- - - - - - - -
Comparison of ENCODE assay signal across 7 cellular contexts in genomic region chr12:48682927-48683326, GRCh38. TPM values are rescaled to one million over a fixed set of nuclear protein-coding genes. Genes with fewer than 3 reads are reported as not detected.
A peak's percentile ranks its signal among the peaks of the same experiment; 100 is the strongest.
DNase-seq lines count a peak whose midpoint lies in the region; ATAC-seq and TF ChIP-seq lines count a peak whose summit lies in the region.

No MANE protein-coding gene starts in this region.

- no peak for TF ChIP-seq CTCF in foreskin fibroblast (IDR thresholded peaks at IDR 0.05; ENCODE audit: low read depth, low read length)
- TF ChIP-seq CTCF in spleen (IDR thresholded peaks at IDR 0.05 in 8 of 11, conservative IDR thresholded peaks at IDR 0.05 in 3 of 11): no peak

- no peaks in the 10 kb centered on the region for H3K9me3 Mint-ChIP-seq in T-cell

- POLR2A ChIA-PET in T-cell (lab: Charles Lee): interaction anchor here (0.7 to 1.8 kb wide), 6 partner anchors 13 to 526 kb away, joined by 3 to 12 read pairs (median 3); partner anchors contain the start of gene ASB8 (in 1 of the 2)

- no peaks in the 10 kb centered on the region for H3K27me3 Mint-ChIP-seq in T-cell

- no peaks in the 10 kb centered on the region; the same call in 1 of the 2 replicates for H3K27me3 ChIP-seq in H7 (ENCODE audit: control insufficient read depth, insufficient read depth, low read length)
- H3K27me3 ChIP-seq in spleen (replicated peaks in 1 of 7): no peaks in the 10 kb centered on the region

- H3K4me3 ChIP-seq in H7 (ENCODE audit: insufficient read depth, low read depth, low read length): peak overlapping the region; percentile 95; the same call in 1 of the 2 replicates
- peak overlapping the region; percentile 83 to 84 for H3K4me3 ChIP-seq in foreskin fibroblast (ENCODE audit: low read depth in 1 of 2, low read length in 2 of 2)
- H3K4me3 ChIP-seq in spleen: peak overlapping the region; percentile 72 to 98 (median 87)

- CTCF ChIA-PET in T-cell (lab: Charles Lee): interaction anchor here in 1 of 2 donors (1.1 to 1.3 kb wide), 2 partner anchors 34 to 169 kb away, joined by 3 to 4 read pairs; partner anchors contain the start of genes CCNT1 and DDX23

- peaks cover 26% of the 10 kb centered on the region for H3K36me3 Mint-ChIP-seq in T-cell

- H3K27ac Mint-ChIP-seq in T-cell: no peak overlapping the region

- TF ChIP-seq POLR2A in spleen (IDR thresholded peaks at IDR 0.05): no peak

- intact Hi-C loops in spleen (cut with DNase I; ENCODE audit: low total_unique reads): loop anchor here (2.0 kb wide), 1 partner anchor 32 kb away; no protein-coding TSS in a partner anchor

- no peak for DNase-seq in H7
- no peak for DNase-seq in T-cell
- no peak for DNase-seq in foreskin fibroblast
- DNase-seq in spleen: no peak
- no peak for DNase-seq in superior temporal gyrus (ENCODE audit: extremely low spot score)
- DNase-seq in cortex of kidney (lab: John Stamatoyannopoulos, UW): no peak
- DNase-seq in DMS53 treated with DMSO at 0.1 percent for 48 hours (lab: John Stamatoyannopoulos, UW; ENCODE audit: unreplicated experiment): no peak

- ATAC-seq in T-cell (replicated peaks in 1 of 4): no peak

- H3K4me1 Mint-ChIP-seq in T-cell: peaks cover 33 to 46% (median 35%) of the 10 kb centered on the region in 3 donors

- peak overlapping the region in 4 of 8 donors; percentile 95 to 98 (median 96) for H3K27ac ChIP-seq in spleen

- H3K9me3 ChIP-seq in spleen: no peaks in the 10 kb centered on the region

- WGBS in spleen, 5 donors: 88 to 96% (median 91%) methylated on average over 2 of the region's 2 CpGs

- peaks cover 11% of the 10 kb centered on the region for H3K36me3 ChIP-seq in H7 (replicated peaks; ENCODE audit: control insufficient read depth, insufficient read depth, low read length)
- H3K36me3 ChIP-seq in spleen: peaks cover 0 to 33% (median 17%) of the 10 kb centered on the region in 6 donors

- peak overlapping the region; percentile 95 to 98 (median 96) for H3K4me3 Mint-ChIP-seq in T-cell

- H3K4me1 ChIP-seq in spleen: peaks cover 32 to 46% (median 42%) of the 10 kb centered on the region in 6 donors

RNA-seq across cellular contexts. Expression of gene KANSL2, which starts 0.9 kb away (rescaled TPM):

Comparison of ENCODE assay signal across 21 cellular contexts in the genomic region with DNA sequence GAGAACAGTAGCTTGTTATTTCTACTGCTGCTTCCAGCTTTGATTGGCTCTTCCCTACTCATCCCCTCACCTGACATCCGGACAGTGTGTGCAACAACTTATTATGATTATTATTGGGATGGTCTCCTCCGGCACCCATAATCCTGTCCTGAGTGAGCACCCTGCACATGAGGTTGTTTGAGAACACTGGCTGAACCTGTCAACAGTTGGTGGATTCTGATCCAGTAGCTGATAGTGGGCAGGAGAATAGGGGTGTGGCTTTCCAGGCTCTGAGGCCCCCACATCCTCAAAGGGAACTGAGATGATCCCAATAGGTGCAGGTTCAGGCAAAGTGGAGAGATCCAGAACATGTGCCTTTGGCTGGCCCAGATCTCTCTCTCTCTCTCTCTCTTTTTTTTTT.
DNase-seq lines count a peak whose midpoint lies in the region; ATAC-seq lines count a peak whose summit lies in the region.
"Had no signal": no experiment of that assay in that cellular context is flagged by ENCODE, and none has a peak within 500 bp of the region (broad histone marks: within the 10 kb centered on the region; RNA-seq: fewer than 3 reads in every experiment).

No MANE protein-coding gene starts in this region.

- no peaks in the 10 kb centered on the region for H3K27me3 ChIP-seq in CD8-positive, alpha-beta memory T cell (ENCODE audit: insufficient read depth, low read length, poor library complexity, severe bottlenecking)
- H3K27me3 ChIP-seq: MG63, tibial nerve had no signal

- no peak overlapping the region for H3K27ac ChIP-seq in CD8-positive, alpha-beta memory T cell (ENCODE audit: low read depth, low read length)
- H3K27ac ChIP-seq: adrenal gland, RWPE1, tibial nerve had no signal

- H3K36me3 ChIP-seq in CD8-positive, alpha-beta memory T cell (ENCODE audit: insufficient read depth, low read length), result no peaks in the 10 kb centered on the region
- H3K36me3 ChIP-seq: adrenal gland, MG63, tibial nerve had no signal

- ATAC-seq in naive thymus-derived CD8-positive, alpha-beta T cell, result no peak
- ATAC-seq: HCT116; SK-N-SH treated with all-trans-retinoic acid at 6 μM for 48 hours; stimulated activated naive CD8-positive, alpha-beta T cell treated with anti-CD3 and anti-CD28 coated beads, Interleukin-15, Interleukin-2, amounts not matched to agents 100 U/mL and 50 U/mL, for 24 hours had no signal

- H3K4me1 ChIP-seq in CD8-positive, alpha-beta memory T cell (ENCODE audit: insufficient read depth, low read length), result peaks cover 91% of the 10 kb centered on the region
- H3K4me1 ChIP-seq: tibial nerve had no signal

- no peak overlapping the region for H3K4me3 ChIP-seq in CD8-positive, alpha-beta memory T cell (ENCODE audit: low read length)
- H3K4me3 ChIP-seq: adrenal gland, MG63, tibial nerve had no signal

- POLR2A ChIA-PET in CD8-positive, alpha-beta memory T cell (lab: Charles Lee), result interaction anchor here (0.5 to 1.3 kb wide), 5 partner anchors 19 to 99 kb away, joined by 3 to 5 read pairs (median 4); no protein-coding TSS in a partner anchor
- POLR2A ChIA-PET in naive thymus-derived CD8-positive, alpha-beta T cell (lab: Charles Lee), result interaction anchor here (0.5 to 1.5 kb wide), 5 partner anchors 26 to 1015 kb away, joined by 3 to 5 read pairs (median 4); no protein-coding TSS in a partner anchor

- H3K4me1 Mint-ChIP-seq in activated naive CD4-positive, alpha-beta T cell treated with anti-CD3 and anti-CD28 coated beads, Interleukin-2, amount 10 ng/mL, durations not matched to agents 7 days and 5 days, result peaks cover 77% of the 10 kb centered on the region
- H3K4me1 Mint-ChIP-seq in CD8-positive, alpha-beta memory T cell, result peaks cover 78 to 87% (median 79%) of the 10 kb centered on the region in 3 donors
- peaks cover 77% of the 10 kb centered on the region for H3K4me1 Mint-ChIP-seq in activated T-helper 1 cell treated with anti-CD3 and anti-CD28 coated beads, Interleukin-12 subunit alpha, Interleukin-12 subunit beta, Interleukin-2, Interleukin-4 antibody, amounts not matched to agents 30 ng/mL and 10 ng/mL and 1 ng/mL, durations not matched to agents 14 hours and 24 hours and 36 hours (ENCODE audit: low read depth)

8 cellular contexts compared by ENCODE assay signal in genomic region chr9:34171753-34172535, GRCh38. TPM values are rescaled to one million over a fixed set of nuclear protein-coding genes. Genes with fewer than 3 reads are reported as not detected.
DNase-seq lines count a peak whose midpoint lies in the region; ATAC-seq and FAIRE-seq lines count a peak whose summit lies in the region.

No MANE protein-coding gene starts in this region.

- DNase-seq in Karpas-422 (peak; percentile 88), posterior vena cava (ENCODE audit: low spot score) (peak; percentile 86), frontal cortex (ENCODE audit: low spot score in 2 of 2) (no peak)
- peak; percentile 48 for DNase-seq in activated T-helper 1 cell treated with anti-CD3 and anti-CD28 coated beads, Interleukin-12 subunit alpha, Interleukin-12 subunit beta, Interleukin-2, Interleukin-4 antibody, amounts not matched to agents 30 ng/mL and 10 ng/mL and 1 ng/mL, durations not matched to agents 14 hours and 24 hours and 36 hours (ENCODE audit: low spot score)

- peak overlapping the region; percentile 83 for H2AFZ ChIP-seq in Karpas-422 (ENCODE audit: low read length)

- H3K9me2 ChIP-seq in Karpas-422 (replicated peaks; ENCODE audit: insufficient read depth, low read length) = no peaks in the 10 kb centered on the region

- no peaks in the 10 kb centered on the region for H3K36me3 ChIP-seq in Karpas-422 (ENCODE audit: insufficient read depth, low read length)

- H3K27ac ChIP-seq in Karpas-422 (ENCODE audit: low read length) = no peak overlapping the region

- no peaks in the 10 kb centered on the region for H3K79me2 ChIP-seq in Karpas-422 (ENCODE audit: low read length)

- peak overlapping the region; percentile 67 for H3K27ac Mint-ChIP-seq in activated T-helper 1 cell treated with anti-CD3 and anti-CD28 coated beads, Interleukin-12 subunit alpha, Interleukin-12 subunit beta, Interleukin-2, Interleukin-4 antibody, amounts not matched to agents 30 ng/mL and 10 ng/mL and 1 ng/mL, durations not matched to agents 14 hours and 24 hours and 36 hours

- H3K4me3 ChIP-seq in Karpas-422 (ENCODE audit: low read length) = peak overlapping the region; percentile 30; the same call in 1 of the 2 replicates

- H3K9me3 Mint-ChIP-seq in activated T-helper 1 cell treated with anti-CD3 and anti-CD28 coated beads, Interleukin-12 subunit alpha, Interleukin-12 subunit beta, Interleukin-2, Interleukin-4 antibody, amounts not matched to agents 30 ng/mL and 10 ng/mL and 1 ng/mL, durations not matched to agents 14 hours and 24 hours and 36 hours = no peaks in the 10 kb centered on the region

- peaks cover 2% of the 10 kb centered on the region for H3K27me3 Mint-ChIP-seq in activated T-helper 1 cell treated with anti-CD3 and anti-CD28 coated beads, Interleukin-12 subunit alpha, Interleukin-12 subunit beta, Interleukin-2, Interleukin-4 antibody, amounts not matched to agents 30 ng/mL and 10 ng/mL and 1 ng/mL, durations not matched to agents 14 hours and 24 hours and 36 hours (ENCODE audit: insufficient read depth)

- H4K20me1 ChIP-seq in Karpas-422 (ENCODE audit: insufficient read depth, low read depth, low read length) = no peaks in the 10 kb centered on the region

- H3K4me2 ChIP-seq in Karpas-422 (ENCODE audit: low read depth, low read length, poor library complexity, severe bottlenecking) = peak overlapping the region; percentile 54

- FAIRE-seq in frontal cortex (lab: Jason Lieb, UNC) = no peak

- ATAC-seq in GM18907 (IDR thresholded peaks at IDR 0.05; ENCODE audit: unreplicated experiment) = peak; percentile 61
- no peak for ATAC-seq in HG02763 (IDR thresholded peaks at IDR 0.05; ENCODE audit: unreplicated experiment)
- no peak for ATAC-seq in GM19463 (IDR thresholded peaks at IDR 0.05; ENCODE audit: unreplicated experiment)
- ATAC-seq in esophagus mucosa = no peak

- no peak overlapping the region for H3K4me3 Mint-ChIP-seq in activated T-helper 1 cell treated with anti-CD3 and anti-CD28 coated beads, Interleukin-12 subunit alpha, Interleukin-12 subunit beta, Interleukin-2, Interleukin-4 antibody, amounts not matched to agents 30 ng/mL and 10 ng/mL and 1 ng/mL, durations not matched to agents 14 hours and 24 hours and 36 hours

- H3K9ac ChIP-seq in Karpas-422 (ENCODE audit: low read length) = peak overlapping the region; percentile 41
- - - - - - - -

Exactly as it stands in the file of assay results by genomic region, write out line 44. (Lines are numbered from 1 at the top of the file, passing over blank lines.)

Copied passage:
- H3K27ac ChIP-seq: adrenal gland, RWPE1, tibial nerve had no signal